Against criticism from Georges Rey I defend both my earlier account of sentence realization and my objection to his own ‘folie-a-deux’ account. The latter has two components, one sceptical (sentences and other standard linguistic entities are rarely if ever realized [‘produced’, ‘tokened’, ‘uttered’]) and the other optimistic (this is a benign outcome since communication is unaffected by our being mistaken in assuming that they are realized). Both components are flawed, notwithstanding Rey’s defence. My non-sceptical account of sentence realization avoids the (...)
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  13. Georges Rey, Alex Barber, John Collins, Michael Devitt & Dunja Jutronic (2008). Philosophy of Linguistics. Croatian Journal of Philosophy 8 (23).
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  14. Alex Barber (2007). Common Sense: A Contemporary Defense - by Noah Lemos. Philosophical Books 48 (2):177-180.
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  15. Alex Barber (2007). Linguistic Structure and the Brain. Croatian Journal of Philosophy 7 (3):317-341.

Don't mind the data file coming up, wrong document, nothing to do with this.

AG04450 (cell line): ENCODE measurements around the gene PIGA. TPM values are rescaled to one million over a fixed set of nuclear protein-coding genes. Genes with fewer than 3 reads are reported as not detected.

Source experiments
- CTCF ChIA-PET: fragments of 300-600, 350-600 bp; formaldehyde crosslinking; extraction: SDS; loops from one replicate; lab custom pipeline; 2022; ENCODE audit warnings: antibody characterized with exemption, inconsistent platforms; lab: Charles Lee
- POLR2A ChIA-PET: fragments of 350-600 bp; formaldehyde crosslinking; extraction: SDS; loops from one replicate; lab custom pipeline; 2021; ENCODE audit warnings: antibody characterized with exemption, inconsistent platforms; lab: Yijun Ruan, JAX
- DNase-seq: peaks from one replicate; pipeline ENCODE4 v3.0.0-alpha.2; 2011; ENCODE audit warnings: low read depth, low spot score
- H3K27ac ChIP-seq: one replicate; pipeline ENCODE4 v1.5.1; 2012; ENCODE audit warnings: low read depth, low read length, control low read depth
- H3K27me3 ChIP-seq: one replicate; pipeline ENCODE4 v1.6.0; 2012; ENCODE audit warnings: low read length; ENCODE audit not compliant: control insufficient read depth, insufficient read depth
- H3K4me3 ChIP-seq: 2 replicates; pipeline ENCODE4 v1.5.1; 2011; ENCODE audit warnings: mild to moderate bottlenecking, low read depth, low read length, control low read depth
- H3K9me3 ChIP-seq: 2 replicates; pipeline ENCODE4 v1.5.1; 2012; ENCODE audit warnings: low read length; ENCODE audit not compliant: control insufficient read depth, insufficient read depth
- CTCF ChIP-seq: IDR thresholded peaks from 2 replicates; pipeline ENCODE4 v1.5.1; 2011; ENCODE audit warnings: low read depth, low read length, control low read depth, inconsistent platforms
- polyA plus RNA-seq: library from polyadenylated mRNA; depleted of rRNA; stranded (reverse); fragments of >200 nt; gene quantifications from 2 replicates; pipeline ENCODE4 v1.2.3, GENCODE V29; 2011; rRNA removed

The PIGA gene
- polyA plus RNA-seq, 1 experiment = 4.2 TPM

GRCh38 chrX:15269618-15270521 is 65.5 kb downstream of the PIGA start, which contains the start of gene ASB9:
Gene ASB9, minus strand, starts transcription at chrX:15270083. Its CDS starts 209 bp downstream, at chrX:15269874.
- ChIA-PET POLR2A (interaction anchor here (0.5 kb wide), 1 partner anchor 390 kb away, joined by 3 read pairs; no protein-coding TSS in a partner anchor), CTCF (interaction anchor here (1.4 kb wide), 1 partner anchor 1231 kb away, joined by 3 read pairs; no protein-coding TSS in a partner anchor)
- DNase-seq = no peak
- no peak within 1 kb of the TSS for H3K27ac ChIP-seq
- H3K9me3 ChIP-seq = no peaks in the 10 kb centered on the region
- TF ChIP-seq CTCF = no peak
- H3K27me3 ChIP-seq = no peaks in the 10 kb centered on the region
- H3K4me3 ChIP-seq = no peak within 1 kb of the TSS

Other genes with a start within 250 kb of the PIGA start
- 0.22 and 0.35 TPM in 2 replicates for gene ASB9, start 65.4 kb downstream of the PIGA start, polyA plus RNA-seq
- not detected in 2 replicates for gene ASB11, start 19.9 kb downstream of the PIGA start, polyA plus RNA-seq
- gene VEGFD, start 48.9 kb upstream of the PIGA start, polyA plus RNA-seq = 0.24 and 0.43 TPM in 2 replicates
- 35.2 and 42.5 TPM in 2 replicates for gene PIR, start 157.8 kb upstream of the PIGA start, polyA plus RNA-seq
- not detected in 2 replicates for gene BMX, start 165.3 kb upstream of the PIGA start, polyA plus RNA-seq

A popular interpretation of linguistic theories has it that they should describe the brain at a high level of abstraction. One way this has been understood is as the requirement that the theory’s derivational structure reflect (by being isomorphic to) relevant structural properties of the language user’s brain. An important criticisrn of this idea, made originally by Crispin Wright against Gareth Evans in the 1980s, still has purchase, notwithstanding attempts to reply to it, notably by Martin Davies and, indirectly, Christopher (...)
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  16. Alex Barber (2006). Testimony and Illusion. Croatian Journal of Philosophy 6 (3):401-429.
    This paper considers a form of scepticism according to which sentences, along with other linguistic entities such as verbs and phonemes, etc., are never realized. If, whenever a conversational participant produces some noise or other, they and all other participants assume that a specific sentence has been realized (or, more colloquially, spoken), communication will be fluent whether or not the shared assumption is correct. That communication takes place is therefore, one might think, no ground for assuming that sentences are realized (...)